Do you grill? If so, what are some of your favorite things to make?

ROW80 check-in…

Writing: Wrote 6,187 words in White Wolf, Red Cloak, a retelling of Little Red Riding Hood. That one is finished and I’m about to send it to my critique partners. I’m a little behind on where I want to be in terms of weekly word counts, but I’m still finishing projects, so that’s something.

Reading: Read Her Wicked Wolf by Kendra Leigh Castle, which was fantastic, and am currently reading A Little Night Muse by Jessa Slade, which I’m enjoying so far.

A Round of Words in 80 Days is the writing challenge that knows you have a life. Click here to cheer on fellow participants.

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In which I embrace my night-owl nature

I’ve mentioned in previous posts that I’ve started writing at night. I used to write in the afternoon, and I was managing somewhere between 1,000 and 1,500 words a day. Not bad. But I wanted to aim higher.

Since I’m naturally a night person, and since I can’t fall asleep until 3 a.m. anyway, I decided to make better use of my time and try writing during those hours. Instead of, you know, binge-watching Murder, She Wrote.

So for the past couple weeks, after hubby goes to bed (he’s a morning person and a nine-to-five guy), I pull out my laptop, settle in, and get to work.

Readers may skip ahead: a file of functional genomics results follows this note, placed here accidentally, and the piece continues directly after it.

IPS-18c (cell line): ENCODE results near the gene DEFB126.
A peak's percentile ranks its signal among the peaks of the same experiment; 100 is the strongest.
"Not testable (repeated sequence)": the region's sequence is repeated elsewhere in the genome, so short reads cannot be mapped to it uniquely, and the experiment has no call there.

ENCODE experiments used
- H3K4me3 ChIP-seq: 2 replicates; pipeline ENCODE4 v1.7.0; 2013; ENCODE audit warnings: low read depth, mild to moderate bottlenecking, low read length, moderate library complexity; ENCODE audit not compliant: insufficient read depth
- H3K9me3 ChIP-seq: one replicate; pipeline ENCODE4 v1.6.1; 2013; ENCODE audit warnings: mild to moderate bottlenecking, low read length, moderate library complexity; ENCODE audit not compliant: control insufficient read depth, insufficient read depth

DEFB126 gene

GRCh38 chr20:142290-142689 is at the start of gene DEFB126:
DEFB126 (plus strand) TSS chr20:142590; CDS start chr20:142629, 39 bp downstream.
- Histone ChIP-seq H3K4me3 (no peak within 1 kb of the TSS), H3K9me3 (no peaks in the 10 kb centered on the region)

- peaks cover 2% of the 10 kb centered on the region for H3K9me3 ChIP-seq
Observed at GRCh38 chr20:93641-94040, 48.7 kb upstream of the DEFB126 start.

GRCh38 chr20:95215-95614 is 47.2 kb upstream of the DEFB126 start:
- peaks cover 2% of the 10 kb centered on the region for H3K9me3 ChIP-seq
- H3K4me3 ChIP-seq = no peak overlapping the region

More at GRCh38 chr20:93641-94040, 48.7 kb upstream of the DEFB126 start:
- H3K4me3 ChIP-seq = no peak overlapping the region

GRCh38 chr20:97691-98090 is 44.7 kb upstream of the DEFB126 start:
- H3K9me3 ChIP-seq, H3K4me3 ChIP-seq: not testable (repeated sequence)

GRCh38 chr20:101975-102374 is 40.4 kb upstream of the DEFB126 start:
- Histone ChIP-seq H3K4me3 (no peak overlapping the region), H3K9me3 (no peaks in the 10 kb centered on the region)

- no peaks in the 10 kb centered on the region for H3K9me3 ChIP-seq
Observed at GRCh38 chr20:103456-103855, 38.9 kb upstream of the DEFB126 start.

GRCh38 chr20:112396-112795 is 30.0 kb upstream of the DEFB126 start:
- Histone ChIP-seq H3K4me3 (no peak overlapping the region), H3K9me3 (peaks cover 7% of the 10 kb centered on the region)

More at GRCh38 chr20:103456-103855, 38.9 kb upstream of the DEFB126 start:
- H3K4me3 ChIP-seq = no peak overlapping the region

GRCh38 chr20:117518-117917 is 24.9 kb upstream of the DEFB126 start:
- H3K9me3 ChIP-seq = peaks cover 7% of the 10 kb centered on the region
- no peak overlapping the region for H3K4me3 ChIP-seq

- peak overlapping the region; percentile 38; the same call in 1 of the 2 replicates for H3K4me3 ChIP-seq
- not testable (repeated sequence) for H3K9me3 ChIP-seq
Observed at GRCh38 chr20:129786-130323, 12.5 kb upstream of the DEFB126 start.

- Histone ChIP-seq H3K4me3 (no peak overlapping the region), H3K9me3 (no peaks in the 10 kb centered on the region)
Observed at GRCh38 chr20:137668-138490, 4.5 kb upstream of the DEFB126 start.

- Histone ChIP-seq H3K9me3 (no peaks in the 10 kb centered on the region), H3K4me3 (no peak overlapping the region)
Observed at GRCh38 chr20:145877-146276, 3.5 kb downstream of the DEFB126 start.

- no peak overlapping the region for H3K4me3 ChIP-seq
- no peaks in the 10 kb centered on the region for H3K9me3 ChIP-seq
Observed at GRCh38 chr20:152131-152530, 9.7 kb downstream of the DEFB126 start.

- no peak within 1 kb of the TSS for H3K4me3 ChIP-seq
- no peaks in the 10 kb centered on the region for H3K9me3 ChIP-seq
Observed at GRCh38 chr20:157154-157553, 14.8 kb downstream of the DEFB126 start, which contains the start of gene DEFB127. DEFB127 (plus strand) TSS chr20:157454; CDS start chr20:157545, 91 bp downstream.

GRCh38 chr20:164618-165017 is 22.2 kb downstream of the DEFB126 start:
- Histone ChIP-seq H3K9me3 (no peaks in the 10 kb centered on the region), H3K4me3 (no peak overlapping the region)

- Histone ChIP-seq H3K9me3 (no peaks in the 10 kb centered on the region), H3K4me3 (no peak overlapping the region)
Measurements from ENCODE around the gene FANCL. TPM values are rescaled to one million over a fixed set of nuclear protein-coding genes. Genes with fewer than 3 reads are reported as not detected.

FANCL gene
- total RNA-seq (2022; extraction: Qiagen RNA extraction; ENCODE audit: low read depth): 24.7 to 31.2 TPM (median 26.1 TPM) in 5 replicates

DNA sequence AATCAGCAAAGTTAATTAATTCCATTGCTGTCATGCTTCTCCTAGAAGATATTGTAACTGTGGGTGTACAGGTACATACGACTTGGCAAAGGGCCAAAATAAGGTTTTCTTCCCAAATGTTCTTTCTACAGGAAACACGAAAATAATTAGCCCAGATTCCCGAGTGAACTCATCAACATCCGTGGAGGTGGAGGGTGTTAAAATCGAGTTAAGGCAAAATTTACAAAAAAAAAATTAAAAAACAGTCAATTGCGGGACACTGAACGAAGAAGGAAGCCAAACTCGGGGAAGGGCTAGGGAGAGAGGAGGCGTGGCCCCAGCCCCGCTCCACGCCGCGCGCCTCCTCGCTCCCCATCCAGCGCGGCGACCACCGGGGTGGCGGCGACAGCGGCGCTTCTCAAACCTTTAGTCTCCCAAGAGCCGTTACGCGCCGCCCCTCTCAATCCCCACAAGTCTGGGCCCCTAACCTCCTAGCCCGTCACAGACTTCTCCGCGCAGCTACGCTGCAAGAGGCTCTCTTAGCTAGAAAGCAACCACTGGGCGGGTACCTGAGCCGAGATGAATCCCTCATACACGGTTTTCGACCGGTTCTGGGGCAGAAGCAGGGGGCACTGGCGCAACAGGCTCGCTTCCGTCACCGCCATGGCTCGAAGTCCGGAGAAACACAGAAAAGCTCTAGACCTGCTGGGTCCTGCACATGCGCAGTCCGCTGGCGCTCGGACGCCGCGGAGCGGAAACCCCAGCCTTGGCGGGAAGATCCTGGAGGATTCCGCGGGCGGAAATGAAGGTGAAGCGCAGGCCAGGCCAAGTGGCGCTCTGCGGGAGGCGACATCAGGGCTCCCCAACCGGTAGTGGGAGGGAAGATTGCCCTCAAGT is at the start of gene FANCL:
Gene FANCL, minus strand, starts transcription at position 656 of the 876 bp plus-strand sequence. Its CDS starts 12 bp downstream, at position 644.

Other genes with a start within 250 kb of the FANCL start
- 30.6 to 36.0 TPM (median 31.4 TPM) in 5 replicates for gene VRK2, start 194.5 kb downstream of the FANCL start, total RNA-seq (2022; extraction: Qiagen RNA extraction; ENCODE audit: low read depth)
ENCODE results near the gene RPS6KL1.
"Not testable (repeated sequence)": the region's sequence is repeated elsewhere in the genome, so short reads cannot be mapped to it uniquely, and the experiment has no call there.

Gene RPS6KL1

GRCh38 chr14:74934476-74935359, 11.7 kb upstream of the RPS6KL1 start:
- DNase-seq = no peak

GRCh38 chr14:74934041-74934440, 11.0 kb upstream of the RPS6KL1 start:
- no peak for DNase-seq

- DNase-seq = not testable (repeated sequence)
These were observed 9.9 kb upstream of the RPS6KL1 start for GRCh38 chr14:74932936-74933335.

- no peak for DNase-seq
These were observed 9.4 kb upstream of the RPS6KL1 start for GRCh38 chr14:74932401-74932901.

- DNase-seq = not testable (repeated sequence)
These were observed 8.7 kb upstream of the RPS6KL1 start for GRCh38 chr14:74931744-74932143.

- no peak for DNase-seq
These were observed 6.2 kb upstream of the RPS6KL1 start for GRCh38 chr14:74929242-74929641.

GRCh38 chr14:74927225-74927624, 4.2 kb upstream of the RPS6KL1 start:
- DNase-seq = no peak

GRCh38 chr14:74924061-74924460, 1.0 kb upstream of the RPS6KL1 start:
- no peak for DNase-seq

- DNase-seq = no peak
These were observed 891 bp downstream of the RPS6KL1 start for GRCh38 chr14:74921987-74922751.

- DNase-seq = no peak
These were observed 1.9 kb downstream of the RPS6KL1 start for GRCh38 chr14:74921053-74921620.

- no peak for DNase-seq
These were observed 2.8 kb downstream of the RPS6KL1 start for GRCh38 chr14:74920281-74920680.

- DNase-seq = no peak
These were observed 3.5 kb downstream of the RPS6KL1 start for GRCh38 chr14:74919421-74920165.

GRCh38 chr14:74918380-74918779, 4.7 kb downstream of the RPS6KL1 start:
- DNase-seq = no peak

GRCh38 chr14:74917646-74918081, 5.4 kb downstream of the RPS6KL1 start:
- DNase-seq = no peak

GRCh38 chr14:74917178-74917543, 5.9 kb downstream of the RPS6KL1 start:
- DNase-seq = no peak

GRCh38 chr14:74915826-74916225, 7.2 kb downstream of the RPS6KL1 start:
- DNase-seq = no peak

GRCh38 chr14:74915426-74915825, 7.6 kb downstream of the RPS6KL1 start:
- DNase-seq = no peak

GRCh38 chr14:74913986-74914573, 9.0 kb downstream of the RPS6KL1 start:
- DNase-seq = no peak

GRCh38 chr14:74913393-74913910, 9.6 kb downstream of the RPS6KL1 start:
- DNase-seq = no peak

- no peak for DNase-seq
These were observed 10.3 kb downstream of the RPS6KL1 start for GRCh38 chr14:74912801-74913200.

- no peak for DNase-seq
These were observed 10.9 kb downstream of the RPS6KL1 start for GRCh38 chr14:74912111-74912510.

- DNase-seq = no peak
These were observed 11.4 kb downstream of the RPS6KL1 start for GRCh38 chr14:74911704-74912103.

My daily word count has increased from 1,500 to 2,500. And this week I’ve been pushing 3,000 words a day. I’ve only written two days this week so far, and my word count for those two days is higher than some of my previous weekly word counts.

This is still a new experiment, but so far I’ve been pleasantly surprised by the results. And, an added benefit, I’m feeling more confident (because I’m getting more words on the page) and less anxious (because those thoughts that kept me up at night are swept aside by the writing process).

Lastly, an ROW80 check-in…

Writing: Wrote 5,570 words in Goblins and Grimoires and 807 words in a new story, tentatively titled Silver Waters, a retelling of The Frog Prince. Total words so far this week: 6,377.

Reading: Finished reading Story Engineering by Larry Brooks. Loved it. It completely changed the way I think about my work. I wish I’d read it years ago. If you’re a fiction writer, I recommend it. During my fiction reading time, I’m still making my way through two short-story anthologies, Once Upon a Curse and The Mammoth Book of Paranormal Romance 2. I’m also reading a novel, Twilight Guardians by Maggie Shayne, because I needed a longer work for some variety.

A Round of Words in 80 Days is the writing challenge that knows you have a life. Click here to cheer on fellow participants.

What about you? What’s your best time to write? When are you most productive?